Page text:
. Hemoglobinopathies such as ?-thalassemia and sickle cell disease are genetic disorders caused by mutations in the HBB gene that codes for the ?-globin component of hemoglobin. Currently, the only gene therapy available for these prevalent hereditary diseases is based on transplantation of genetically corrected hematopoietic stem cells (HSPCs) from fully matched donors. However, the efficacy of this approach is limited by multiple factors. Gene editing is a promising alternative approach for curing hemoglobinopathies. Using this approach, synthetic mRNA-based drugs encoding nucleases that target the HBB gene can be utilized to permanently correct the patient?s DNA. Combining nanoparticle-based drug delivery with zinc- finger nucleases (ZFNs) has the potential to facilitate targeted gene-editing in HSPCs. However, the reliance on in vitro screening of nanoparticles impedes the discovery of safe and efficient in vivo delivery vehicles. Furthermore, current ZFN-mRNA based drugs targeting the HBB gene in HSPCs exhibit immunogenicity and are expressed in off-target cells. The PIs have recently been shown that DNA barcoded nanoparticles can ?evolve? nanoparticles to target endothelial cells more efficiently than hepatocytes directly in vivo. The team has also demonstrated that it is possible to (i) design low immune stimulating mRNA via nucleotide modification and HPLC purification, and that (ii) mRNAs can be designed to completely preclude translation in hepatocytes using rationally designed ?on? and ?off? switches. Based on these supporting data, it is posited that nanoparticles can be evolved to specifically target HSPCs while avoiding hepatocytes, and that ZFN- mRNA based drugs can be rationally optimized to generate safe gene editing therapeutics targeting HSPCs. Thus, the team proposes to create an mRNA-based drug that safely and specifically edits HSPCs in non-human primes in two phases. The development (UG3) phase will address 2 aims: (1) to iteratively evolve nanoparticles that target HSPCs and avoid hepatocytes in vivo, and (2) to reduce mRNA immunogenicity and improve cell type specific delivery to HSPCs. The demonstration (UH3) phase will address the aim (3) to analyze functional gene editing in non-human primates (Rhesus macaques). These will be achieved using a cutting edge multidisciplinary approaches recently developed. Specifically, the team will combine a DNA barcoded nanoparticle technology to screen 4,500 nanoparticles in vivo, synthesize mRNA-based drugs with low immunogenicity and cell type-specific expression, and utilize customized bioinformatics pipeline that facilitates ?big data? experiments with a statistical power new to nanomedicine. By creating an mRNA-based drug that safely edits HSPCs, the project is poised to advance gene editing as a viable therapeutic approach for curing genetic blood disorders and pave the way for clinical trials.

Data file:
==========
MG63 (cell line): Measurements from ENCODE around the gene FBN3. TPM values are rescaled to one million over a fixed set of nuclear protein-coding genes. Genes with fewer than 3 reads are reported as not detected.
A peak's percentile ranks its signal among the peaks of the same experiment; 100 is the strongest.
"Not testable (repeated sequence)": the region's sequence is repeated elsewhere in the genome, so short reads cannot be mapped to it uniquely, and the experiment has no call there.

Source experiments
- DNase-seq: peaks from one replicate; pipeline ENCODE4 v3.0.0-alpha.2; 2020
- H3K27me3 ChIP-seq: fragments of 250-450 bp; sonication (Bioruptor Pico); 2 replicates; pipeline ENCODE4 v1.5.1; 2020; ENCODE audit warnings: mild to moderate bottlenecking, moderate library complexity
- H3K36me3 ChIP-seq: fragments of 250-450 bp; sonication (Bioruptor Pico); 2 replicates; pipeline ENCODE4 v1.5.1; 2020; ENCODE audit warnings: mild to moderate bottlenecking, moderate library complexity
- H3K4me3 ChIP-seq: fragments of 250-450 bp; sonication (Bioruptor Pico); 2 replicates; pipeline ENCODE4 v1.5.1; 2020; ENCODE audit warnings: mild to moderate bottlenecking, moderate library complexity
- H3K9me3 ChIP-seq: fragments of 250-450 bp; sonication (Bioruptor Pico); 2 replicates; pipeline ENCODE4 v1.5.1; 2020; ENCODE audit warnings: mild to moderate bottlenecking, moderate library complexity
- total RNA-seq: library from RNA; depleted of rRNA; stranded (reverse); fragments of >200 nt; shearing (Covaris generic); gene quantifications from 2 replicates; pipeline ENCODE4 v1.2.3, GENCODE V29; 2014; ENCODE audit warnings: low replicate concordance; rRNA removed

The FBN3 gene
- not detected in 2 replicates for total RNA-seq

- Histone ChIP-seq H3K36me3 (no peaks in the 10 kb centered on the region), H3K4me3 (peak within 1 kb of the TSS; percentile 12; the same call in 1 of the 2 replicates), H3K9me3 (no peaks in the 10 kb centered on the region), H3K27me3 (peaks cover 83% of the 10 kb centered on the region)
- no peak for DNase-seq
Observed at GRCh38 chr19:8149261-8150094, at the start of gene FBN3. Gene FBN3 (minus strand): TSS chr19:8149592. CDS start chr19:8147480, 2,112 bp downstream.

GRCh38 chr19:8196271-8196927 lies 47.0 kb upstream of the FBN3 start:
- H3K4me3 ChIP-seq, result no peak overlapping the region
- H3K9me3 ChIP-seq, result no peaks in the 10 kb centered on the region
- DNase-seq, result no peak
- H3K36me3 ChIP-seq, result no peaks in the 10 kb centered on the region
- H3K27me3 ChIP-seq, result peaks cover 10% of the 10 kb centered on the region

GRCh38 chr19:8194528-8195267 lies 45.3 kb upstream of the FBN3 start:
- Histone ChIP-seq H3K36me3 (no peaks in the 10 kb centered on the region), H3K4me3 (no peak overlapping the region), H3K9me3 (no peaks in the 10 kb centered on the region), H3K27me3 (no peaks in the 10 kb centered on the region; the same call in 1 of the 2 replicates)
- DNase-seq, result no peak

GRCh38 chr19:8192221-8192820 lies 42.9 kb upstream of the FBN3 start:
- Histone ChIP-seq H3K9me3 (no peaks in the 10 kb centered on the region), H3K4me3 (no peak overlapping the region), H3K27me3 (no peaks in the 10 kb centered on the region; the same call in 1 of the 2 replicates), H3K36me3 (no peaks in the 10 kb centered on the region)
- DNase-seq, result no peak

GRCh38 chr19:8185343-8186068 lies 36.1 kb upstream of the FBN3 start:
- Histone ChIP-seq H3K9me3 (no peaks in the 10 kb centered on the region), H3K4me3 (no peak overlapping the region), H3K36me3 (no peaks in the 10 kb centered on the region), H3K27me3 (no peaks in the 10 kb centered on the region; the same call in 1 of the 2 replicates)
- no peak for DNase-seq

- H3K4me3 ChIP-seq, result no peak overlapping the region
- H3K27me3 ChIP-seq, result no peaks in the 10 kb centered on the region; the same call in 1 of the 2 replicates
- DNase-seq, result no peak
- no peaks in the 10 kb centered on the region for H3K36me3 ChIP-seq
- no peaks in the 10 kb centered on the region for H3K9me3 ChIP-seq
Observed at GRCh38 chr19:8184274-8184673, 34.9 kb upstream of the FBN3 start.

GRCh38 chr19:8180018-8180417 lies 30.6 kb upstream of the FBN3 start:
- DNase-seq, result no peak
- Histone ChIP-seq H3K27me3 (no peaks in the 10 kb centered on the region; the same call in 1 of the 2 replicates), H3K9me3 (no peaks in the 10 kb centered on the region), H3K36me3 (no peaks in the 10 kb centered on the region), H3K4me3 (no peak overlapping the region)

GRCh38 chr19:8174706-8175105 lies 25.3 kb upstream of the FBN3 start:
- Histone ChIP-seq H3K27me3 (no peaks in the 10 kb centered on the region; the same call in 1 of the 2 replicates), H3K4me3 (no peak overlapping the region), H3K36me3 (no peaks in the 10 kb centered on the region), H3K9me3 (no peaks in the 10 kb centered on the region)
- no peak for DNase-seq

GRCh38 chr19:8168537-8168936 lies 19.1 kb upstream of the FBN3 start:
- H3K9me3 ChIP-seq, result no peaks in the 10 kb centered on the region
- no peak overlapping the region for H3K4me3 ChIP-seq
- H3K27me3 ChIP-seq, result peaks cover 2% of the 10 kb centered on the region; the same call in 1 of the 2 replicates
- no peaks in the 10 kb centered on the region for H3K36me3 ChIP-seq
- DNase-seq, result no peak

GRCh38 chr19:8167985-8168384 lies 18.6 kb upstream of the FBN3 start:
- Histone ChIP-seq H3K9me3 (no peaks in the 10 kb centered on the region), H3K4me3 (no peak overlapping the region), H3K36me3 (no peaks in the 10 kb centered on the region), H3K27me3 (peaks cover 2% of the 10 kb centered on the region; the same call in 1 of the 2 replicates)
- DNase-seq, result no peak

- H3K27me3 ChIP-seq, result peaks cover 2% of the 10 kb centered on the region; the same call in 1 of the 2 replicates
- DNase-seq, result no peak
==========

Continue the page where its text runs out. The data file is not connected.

The only gene therapy currently available to patients with prevalent genetic blood disorders such as ?- thalassemia and sickle cell disease is based on transplantation of genetically corrected hematopoietic stem cells (HSPCs) from fully matched donors. However, the effectiveness of this approach is limited by factors that range from limited stem cell dose, quality, and gene transfer efficiency ex vivo to the toxicity of the conditioning regimens used to prepare patients for transplantation. The proposed studies will combine novel (i) in vivo nanoparticle barcoding screens and (ii) mRNA rationally designed for expression in HSPCs to create a mRNA-based drug that safely and specifically edits HSPCs in non-human primes, thereby advancing gene editing as a viable therapeutic approach for curing genetic blood disorders and paving the way for clinical trials.